What Travelers Need to Know About Dress Codes on Major U.S. Airlines
Know the clothing items that could get you banned from a flight.
United Airlines has been receiving backlash after barring two teenage girls who were wearing leggings from boarding a flight on Sunday morning, as the leggings did not meet the airline’s dress code policies.
A fellow traveler, Shannon Watts, posted about the occurrence on Twitter over the weekend.
According to company spokesman Jonathan Guerin, the two customers were traveling with a companion and were therefore under the airline’s pass traveler category, which typically applies to free or highly discounted airline tickets for airline employees, their friends, and their family members.
For this reason, the airline's policy can have its own set of dress code regulations that differ from rules and regulations for customers booking a regular ticket.
United put out a statement Monday to clarify these differences, stating: “To our customers…your leggings are welcome.”
The airline’s policy for pass holders bars midriff-showing tops, sleepwear or swimwear, mini-skirts, shorts that fall less than three inches above the knee, or dirty and torn clothing.
According to CNN, who obtained a copy of the policy from a United Airlines employee, this also includes form-fitting Lycra or spandex tops, pants, and dresses.
“We care about the way we present ourselves to you, our customers, as we believe that is part of the experience on board our flights,” Guerin said in a statement to Travel + Leisure. “When taking advantage of this benefit, all employees and pass riders are considered representatives of United, and like most companies, we have a dress code that we ask employees and pass riders to follow."
Airlines’ policies differ in regards to pass travelers.
Some airlines, like Delta, don’t have specific dress code policies in place for employees and those flying on pass privileges, though the airline did Tweet that they encourage "no swimwear, sleepwear, or underwear as outerwear."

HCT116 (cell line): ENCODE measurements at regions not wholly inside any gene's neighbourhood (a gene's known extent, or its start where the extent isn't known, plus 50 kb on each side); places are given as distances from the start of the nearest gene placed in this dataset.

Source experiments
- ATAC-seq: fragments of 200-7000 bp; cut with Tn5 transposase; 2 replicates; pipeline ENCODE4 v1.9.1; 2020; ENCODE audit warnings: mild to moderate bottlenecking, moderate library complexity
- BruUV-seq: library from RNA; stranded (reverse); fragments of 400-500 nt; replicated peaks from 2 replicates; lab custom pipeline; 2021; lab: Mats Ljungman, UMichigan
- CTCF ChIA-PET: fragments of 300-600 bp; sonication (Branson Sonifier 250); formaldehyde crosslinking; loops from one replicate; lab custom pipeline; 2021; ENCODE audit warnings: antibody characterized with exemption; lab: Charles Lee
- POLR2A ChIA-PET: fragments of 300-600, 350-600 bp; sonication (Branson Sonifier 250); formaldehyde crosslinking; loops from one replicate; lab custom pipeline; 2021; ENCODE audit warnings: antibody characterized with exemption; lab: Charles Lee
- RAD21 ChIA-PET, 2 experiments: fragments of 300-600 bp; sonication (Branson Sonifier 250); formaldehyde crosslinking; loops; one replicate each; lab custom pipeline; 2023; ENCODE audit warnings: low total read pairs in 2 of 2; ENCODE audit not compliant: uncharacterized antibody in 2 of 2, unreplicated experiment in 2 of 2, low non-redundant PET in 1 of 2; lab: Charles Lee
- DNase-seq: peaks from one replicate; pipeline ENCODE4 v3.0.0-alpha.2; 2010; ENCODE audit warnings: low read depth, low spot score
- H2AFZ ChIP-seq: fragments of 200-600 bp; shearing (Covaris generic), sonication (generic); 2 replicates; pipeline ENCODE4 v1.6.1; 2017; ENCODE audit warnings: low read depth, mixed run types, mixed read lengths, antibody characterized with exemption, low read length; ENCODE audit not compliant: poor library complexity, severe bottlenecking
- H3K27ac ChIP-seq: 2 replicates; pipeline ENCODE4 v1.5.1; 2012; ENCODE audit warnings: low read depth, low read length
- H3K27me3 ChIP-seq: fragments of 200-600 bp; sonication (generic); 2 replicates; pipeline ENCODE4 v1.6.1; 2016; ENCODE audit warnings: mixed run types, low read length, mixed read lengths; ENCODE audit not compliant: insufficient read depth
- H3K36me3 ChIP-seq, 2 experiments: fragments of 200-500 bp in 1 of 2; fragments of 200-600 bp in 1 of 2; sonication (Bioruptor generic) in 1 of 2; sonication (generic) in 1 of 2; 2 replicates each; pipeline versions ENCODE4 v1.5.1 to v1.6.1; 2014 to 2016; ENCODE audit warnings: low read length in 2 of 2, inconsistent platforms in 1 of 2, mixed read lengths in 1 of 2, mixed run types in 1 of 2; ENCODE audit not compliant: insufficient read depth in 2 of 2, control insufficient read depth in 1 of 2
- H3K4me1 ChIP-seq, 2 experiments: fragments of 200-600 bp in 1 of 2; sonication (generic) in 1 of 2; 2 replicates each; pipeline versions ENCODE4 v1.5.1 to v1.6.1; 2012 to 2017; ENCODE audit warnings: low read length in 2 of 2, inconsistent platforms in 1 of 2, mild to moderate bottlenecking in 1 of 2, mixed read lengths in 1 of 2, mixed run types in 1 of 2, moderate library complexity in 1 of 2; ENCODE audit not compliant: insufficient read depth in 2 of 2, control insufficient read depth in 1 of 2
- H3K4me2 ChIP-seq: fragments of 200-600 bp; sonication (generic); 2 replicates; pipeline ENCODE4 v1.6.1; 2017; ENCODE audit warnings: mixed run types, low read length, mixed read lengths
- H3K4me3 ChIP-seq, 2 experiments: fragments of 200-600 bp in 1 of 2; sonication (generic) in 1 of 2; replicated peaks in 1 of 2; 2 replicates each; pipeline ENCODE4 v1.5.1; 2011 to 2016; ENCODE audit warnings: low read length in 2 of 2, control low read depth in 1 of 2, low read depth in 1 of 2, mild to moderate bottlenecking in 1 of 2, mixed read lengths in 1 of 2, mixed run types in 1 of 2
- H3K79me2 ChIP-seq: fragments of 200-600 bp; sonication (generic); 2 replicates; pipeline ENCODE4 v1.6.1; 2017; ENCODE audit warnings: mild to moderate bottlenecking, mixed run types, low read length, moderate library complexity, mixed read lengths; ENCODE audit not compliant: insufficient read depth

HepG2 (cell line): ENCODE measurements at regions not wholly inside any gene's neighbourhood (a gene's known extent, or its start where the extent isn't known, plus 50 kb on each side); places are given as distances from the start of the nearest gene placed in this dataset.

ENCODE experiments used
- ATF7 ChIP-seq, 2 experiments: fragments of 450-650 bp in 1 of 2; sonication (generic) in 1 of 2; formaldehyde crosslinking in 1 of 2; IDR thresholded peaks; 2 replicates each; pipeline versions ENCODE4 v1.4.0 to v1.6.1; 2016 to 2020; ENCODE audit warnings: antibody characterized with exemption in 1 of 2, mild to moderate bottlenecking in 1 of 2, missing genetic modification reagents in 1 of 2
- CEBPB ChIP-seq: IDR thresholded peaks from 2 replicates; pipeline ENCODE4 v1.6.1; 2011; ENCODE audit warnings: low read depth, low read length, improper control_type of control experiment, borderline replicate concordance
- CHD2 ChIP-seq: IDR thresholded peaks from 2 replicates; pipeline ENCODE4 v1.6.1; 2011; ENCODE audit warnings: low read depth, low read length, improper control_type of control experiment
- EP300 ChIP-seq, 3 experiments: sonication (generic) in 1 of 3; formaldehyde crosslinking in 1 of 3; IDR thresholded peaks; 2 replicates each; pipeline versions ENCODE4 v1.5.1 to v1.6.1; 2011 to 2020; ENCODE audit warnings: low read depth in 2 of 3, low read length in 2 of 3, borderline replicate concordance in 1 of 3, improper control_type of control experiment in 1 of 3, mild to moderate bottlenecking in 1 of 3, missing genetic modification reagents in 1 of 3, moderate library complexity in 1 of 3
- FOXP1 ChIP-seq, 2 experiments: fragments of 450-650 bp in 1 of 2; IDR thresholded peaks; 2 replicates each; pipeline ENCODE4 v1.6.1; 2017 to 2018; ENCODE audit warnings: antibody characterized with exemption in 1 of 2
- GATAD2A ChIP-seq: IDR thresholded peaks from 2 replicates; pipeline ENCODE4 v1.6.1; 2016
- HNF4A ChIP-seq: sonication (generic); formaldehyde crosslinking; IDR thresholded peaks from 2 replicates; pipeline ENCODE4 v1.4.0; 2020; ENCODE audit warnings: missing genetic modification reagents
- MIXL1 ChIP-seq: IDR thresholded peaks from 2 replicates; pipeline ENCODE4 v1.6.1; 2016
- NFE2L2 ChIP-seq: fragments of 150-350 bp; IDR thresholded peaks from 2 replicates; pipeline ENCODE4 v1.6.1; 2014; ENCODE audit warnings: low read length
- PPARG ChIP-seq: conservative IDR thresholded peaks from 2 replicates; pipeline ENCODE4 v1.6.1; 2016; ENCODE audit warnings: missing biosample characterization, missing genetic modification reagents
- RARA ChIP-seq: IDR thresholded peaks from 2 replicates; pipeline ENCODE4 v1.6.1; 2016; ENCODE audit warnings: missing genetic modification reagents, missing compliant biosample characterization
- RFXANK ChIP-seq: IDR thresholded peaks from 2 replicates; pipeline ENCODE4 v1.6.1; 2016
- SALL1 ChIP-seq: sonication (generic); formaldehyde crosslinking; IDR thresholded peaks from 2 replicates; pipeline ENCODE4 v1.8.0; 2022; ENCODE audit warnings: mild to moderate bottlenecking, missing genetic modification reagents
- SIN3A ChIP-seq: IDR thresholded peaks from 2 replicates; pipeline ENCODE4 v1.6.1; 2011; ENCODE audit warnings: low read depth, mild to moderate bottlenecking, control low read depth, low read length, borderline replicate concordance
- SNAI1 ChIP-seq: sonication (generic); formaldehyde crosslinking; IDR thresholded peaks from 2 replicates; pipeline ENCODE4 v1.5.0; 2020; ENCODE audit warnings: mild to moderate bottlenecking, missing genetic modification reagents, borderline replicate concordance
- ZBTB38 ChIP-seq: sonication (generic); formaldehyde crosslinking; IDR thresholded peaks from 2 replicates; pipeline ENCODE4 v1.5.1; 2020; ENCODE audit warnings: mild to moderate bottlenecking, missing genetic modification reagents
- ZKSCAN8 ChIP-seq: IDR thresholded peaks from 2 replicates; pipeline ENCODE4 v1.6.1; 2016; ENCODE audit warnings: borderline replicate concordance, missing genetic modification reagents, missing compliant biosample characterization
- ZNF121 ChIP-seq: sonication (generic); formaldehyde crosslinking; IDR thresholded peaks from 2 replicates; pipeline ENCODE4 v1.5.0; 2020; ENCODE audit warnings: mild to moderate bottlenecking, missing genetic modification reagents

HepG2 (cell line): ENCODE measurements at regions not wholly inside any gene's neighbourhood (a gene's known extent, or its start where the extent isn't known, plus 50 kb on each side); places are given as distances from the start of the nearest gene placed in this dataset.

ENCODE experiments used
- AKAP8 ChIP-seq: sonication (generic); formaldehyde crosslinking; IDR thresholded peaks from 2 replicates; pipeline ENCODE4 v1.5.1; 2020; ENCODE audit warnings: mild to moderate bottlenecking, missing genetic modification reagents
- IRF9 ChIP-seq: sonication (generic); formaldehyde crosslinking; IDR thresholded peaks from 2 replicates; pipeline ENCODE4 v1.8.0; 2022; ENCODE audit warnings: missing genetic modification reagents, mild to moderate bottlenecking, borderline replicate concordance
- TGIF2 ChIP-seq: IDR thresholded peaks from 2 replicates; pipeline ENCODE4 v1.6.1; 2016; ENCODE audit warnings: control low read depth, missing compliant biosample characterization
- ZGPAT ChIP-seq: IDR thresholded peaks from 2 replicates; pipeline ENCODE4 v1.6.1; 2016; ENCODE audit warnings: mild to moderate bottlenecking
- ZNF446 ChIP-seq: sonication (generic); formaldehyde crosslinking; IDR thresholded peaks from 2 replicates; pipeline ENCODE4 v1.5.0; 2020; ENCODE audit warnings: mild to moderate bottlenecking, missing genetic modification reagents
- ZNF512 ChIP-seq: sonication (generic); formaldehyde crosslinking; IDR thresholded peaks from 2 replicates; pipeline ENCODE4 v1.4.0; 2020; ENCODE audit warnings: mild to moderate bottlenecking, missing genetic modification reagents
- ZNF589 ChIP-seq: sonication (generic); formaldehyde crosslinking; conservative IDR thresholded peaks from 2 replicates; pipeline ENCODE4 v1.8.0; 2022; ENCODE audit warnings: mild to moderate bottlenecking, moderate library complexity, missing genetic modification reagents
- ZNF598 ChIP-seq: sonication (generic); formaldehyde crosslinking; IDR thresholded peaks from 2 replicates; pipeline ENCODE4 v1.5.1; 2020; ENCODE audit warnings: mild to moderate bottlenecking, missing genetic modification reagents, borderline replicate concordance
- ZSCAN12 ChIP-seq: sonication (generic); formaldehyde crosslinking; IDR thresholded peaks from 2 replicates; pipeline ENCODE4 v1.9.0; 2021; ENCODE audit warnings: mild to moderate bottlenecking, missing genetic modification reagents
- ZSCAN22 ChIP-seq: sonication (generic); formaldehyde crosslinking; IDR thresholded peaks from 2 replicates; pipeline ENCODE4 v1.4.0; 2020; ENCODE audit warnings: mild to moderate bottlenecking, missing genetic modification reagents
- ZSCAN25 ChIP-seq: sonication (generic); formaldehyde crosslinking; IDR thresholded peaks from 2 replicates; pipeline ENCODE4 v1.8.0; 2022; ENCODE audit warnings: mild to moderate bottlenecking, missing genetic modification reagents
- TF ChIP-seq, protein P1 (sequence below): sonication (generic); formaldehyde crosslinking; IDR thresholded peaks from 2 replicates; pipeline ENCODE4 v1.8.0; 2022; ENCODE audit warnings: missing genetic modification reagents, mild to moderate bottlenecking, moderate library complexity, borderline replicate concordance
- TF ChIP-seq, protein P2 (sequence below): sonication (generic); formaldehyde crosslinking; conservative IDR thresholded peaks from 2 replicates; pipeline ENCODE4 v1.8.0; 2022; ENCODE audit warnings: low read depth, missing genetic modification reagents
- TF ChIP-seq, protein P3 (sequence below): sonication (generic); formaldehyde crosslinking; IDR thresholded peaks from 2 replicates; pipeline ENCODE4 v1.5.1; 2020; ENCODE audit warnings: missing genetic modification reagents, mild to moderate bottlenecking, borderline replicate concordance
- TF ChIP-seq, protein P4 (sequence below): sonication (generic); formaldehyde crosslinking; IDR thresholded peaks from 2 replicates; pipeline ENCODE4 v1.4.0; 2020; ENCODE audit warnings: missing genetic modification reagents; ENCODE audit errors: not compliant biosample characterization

“We ask our employees and their family and friends flying on pass privileges to use their best judgment when deciding what to wear on a flight,” a Delta spokesperson told T+L.
The airline even made a playful nod at the incident, writing in a tweet Monday that passengers are allowed to wear their leggings.
Meanwhile, Southwest Airlines’ Employee Travel Privilege Policy requires a “clean, well-groomed and tasteful appearance” from customers, though the airline said it doesn’t outline specific clothing that is prohibited in the policy.
On Hawaiian Airlines, all customers are expected to at least wear clothing covering the upper part of their torso (like tank tops or halter tops), clothing covering the lower part of their torso (like shorts), and footwear (unless they have a disability or physical condition that prevents this), according to the airline's website.
Pass travelers on Hawaiian are able to wear slippers, jeans, shorts, and leggings in the main cabin, though the rules differ for first and business class passengers.
Men traveling in first or business class must wear collared shirts and long pants or jeans, while women must wear business-appropriate long or short-sleeve blouses, skirts, slack or jeans, or dresses.
While American Airlines said it does have an internal dress code policy for guest travelers, the airline refused to comment on the specifics, though their website does state that revenue customers cannot wear any clothing that would cause discomfort to other passengers or be barefoot.
Guest standby passengers on Alaska Airlines are expected to have a "neat and clean appearance" that includes no "short shorts, torn or tattered jeans, bare feet, halter-tops, exercise clothing, T-shirts, or sweats," according to the airline's website.
"As is common across airlines, JetBlue crew members and their friends and relatives flying with free flight passes are asked to maintain certain minimum dress standards and be well-groomed at all times," a spokesperson from the airline said in a statement to T+L.
JetBlue did not specify what the minimum dress standards are in this case, though the airline did stop a passenger from boarding a flight out of Boston last year due to attire deemed inappropriate.